Rory Stewart quit the Tory party to stand as an independent in London Mayor race.
He announced he was standing down as the MP for Penrith and The Border at the next election.
And in a further shock revelation he said he would be throwing his hat into the ring for the mayoralty.
On his campaign website, he wrote: “I am running as an independent candidate to be Mayor of London.
“This is the most extraordinary city on Earth – but London is also facing one of the most challenging times in its history – we are going to have to work ever more closely together.
“So over the coming weeks and months I will be walking around London – not campaigning, but listening and learning from you about how we can transform this great city together.”
Following his announcement Ladbrookes installed Stewart at 4/1 in the betting.
Sadiq Khan is odds-on at 4/6 to remain in his post. Lib Dem runner Siobhan Benita is fancied at 6/1, with Shaun Bailey at 10/1.
Earlier this morning he announced his plans to quit Westminster.
He said in a tweet: “It’s been a great privilege to serve Penrith and The Border for the last ten years, so it is with sadness that I am announcing that I will be standing down at the next election, and that I have also resigned from the Conservative Party.”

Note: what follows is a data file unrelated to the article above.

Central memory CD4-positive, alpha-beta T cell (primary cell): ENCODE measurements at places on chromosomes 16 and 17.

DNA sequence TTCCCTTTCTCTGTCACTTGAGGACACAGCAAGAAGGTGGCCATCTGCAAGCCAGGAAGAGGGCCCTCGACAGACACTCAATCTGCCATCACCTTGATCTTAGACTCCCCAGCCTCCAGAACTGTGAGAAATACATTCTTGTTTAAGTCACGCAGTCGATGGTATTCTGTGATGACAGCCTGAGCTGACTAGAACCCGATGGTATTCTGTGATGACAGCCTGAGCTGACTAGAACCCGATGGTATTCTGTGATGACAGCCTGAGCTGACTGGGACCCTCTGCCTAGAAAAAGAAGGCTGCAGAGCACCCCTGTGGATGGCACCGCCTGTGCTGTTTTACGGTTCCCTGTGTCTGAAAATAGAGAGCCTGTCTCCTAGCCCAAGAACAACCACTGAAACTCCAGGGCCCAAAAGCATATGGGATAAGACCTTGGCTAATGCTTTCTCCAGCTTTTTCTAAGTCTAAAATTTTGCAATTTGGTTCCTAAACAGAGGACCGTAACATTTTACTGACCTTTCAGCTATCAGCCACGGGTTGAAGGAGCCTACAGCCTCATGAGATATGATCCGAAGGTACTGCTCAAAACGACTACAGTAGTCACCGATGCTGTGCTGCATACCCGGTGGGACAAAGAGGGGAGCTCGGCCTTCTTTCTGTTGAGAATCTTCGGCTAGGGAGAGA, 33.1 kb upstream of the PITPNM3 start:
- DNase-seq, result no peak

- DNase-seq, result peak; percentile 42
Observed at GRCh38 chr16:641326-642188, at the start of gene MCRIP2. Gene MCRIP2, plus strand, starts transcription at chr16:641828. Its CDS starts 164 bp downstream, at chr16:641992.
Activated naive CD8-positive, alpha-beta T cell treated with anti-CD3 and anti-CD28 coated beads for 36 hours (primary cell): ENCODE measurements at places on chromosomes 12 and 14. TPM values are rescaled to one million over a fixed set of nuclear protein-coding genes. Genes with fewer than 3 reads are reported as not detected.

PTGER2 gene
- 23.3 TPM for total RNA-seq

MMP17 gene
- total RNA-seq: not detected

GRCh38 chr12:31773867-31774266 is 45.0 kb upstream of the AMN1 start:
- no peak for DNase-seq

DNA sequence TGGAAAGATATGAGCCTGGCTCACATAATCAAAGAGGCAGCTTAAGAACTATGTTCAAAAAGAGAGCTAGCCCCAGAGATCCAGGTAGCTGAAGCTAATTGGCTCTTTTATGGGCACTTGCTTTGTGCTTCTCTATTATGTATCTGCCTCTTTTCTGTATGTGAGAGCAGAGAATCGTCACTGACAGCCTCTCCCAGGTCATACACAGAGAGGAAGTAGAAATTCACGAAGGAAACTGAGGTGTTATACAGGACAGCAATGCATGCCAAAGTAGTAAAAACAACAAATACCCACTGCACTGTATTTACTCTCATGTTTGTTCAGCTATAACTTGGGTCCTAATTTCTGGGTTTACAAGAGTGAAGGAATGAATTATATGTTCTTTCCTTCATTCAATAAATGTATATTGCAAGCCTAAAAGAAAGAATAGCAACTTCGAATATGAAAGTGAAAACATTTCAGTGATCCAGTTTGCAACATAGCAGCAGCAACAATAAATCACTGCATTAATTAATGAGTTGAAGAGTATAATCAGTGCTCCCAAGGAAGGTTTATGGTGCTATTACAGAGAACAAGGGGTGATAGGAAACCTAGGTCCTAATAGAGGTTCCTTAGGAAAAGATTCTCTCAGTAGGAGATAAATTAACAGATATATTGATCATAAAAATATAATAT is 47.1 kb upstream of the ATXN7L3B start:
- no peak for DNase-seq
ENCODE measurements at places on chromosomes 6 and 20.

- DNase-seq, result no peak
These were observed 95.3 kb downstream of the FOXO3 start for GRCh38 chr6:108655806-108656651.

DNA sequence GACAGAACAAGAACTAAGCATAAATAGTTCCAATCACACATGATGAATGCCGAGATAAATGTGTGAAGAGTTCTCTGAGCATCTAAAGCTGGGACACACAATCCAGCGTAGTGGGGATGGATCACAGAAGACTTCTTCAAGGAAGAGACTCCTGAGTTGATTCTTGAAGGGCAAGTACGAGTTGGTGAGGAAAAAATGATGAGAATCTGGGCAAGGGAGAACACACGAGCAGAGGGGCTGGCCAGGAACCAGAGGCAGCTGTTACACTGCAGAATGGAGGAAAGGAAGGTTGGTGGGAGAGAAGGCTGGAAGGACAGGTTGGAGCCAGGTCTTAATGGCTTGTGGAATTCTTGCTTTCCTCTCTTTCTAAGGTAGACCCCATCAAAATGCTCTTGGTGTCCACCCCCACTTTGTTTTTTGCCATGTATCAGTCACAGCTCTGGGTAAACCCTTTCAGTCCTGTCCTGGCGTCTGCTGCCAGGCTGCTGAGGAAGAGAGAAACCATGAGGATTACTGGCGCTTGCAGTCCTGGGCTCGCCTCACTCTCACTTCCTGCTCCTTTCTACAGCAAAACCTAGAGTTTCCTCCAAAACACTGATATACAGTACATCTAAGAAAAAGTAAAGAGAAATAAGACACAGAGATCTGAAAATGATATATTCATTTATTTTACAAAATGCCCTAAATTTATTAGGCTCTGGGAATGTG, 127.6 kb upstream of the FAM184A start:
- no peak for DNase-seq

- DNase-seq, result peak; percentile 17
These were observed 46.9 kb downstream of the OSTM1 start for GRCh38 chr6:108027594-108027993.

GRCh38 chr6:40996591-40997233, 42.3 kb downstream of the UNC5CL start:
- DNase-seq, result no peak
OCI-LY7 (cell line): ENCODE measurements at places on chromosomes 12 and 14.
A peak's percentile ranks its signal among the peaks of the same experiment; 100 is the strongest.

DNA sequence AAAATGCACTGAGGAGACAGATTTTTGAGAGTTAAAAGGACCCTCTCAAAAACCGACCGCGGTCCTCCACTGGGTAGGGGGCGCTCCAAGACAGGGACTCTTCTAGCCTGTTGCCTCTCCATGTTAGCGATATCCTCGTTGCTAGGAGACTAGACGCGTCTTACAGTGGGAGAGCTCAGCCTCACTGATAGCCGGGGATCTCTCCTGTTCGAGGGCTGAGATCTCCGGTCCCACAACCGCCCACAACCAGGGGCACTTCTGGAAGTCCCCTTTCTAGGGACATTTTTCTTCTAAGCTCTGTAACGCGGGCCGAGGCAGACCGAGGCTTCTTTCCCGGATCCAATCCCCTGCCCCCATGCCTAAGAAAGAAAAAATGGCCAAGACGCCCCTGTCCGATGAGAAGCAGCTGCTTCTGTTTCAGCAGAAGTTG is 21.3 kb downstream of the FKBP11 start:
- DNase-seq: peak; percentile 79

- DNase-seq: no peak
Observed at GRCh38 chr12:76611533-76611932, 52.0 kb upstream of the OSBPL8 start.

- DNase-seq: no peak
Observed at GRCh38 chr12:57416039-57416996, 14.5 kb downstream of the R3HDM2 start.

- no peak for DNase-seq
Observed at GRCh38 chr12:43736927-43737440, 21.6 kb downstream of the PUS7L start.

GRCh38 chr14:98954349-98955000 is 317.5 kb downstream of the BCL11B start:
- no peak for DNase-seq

The announcement was met with regret from many current and former Tory MPs.
Financial Secretary to the Treasury Jesse Norman described it as a “terrible pity”.
He said Rory Stewart is “both wildly talented and a wonderfully decent human being”.
Writing in The Cumberland and Westmorland Herald, he explained that he would not be standing as an independent in the same seat.
He told constituents: “As you will be aware, I am no longer allowed to run as Conservative MP in Penrith and The Border.
“Because I have loved the constituency so much, I had considered standing as an Independent; but I have decided that I wouldn’t want to run against those Conservative members who have been such wonderful colleagues over the last ten years.”
Speaking about his next steps, he said: “As for the future – I am a public servant to my core and will stay involved in politics, endeavouring to make my voice heard.”
Hinting at his move to London, he said: “I hope to start work in another part of the country.”
Mr Stewart’s departure follows similar announcements by colleagues from the more moderate wing of the Conservative Party.